Weekend Dining Options Leave Many Students Hungry

By: Tommy Lopez

Wandering around campus on a Saturday evening, freshman Neil Mistry found his stomach rumbling.

Unfortunately for Mistry, the dining options on the VCU meal plan are slim. Shafer Court closed at 9 p.m., and only one section of the Student Commons was open. Looks like it will be Chipotle once more for the already-cash-strapped Mistry.

The VCU Dining Services meal plan features 18 locations and a variety of choices. Unfortunately, weekend hours are shorter than their weekday counterparts due to lower student interest, forcing students to either go hungry or dig deeper into their pockets.

On Fridays, the Shafer Court Dining Center closes at 9 p.m. as opposed to its midnight closings Monday through Thursday, and there are only three other options that offer swipes campus-wide after 7 p.m.

On weekends, no location opens before 10 a.m., and Shafer Court is closed until 10:30 a.m. Some students believe this is a problem as hunger can strike before locations serve food.

“I think Shafer should open much earlier on weekends. I feel like I have a lot of unnecessary spending over the course of the semester on weekends as a result of no morning dining options,” sophomore Michael Levesque said.

On Saturdays, only Chick-fil-A and Bene Pizza in the Commons are open for swipes after 9 p.m. Sundays see similar options as only Bene Pizza and Subway stay open after 9 p.m. and they close at 10 and 10:30 p.m. respectively. Some students find the hours to be restrictive.

“There were times when I wanted to get something to eat and Shafer wasn’t an option because they close early on weekends. I would definitely go to places in the commons more often if they were open later,” freshman Katheryn Witt said.

Chili’s is open on weekends, but they only take dining dollars and not swipes. Shafer Court, the only dining hall on campus, certainly has its benefits. The facility serves hundreds of students each day and offers a variety of choices. While some enjoy their Shafer Court experience, others are left wanting more.

“I don’t really feel that my lack of interest in Shafer is due to their hours of operation, but instead, the quality of their food,” freshman Pooja Patil said. She predicted she will get the smallest meal plan as an upperclassman. ARAMARK representatives have stated that complaints regarding food quality should be vocalized.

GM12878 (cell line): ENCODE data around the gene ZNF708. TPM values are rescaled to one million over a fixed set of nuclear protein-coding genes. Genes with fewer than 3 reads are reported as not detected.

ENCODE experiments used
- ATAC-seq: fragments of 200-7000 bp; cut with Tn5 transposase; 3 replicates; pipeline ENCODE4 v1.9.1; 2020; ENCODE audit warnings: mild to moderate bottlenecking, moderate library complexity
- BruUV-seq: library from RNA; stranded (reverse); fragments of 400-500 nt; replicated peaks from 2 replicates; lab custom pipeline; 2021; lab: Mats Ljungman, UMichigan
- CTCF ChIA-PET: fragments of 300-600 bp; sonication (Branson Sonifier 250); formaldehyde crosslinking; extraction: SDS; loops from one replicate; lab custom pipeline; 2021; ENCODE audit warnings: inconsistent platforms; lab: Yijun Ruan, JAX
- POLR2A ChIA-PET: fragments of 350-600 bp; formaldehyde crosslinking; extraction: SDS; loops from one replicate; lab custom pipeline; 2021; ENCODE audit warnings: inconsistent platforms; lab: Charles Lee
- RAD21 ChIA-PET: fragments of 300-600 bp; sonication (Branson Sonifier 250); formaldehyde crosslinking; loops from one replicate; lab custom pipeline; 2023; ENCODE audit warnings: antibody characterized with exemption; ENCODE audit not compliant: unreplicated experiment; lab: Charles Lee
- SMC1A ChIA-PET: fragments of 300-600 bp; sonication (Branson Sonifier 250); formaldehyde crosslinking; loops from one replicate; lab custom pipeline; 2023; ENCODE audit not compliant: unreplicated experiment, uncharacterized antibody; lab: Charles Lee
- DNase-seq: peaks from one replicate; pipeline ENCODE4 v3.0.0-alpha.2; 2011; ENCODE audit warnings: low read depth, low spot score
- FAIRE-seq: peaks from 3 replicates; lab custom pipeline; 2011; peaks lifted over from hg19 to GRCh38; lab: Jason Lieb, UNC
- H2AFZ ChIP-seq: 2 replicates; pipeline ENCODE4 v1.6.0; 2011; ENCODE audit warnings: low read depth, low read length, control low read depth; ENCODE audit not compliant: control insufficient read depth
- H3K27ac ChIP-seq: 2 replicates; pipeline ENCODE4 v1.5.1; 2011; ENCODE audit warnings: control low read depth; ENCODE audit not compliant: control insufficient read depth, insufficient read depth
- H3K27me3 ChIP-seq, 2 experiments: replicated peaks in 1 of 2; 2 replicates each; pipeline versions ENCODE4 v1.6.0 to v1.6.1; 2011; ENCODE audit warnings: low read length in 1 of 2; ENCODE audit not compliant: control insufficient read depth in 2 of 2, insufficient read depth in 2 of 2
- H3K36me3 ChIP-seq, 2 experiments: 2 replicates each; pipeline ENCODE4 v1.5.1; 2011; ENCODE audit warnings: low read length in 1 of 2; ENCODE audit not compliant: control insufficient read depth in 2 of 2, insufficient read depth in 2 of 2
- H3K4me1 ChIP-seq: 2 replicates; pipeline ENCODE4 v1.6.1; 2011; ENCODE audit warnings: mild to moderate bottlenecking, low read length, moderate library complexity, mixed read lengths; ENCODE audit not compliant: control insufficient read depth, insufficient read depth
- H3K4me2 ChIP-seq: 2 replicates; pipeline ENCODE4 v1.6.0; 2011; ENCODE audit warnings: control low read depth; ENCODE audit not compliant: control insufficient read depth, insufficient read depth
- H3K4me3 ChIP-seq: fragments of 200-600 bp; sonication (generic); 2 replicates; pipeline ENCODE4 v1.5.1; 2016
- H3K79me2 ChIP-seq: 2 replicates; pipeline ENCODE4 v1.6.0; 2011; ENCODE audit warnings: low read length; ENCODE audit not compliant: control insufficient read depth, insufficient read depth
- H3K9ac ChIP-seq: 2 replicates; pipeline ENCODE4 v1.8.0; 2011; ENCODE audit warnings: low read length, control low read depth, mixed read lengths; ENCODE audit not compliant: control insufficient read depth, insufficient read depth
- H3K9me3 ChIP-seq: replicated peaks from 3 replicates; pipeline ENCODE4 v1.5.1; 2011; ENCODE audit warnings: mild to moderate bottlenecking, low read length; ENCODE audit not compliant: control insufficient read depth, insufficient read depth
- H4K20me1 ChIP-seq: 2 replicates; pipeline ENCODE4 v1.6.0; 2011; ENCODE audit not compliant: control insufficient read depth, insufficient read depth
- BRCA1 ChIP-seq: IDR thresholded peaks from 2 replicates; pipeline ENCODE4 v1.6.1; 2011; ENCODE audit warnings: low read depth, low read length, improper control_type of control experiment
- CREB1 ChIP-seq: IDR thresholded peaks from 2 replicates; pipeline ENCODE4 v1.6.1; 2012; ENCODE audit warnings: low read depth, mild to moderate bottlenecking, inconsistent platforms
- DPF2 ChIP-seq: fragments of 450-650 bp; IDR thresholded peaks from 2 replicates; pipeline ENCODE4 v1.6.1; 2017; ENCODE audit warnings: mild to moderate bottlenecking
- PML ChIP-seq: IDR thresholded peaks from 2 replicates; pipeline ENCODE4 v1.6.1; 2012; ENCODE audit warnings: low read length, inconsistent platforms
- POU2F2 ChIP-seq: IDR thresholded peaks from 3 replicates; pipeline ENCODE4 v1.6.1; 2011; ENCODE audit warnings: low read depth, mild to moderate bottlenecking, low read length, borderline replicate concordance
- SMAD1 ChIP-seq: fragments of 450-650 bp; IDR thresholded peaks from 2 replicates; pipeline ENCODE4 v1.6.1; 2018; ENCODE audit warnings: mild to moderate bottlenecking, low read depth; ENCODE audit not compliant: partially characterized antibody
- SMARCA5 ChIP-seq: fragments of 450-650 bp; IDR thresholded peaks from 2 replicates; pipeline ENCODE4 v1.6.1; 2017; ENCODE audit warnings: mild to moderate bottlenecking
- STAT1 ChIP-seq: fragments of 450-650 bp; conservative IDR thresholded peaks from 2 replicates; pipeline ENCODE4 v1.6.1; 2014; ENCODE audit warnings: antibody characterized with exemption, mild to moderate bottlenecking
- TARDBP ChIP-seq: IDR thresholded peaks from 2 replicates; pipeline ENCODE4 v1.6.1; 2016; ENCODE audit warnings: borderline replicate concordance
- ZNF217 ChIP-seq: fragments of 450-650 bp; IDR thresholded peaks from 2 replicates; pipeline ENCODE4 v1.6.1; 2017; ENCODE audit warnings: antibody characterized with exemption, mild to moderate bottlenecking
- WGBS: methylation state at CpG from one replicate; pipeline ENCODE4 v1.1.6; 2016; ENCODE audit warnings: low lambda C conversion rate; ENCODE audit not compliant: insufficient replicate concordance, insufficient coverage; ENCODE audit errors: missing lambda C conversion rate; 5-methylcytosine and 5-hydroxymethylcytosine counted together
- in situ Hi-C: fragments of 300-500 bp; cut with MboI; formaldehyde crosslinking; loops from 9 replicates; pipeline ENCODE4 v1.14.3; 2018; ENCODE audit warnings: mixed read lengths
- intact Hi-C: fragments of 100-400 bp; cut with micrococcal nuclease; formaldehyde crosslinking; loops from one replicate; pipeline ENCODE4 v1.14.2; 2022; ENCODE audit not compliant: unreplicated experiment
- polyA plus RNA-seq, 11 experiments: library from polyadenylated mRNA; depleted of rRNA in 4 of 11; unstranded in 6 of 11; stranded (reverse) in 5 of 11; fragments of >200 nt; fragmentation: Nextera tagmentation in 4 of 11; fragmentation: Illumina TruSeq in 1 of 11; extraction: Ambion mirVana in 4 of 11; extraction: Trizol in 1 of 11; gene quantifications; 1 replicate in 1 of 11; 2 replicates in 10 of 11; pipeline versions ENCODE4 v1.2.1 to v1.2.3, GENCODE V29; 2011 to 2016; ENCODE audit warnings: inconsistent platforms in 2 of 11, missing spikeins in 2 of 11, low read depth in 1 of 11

Students at other public universities in Virginia do not fare any better. William & Mary has only two of their three dining halls open for a few hours on weekends. They close at 7 p.m. The University of Virginia does not offer substantial food on its plan after 8 p.m. on Saturdays and Sundays.

No dining hall opens before 10 a.m. at James Madison and most close at 7:30 p.m., leaving only one option until 10 p.m. At Virginia Tech, no place opens before 10 a.m. on weekends and no location is open after 9 p.m. At George Mason 75 percent of the dining areas are closed and Burger King is the only place open before 11 on weekends. However, GMU does have many locations open after 9 p.m.

In summary, students at most state public schools who rely on their meal plan face this dilemma. The problem is that students often go home or eat out on weekends, leaving many places devoid of visitors.

Tamara Highsmith, the dining sales and services manager, says VCU Dining Services determine hours of operation based on how many people eat at each location and when they dine.

“We analyze by-hour customer counts, some locations we expand others we reduce,” Highsmith said. “We encourage students to comment on the hours.”

She noted that one day when only 28 people visited Shafer Court in an hour, the traffic could not support the staffneeded to keep the hall open.

Some 8,000 students have the VCU meal plan. The plans range from 300 blocks to five blocks. Out of those students, 2,800 were required to purchase the top tier plan due to their on-campus housing, 600 are juniors and 1,000 are seniors. Dan McDonald, the assistant director for the Department of Business Services, oversees VCU Dining Services and says that even when the plan is not mandatory, students desire to use it.

“A significant number of peoplechooseto have the meal plan,” McDonald said in support of the plan’s popularity. Dining Services also notes that almost as many sophomores as freshman have a plan.

Rebecca Jones, the marketing and public relations manager for the department of business services, says the number of upperclassman with plans demonstrates its value. “Still, many seniors choose to have it,” Jones said.

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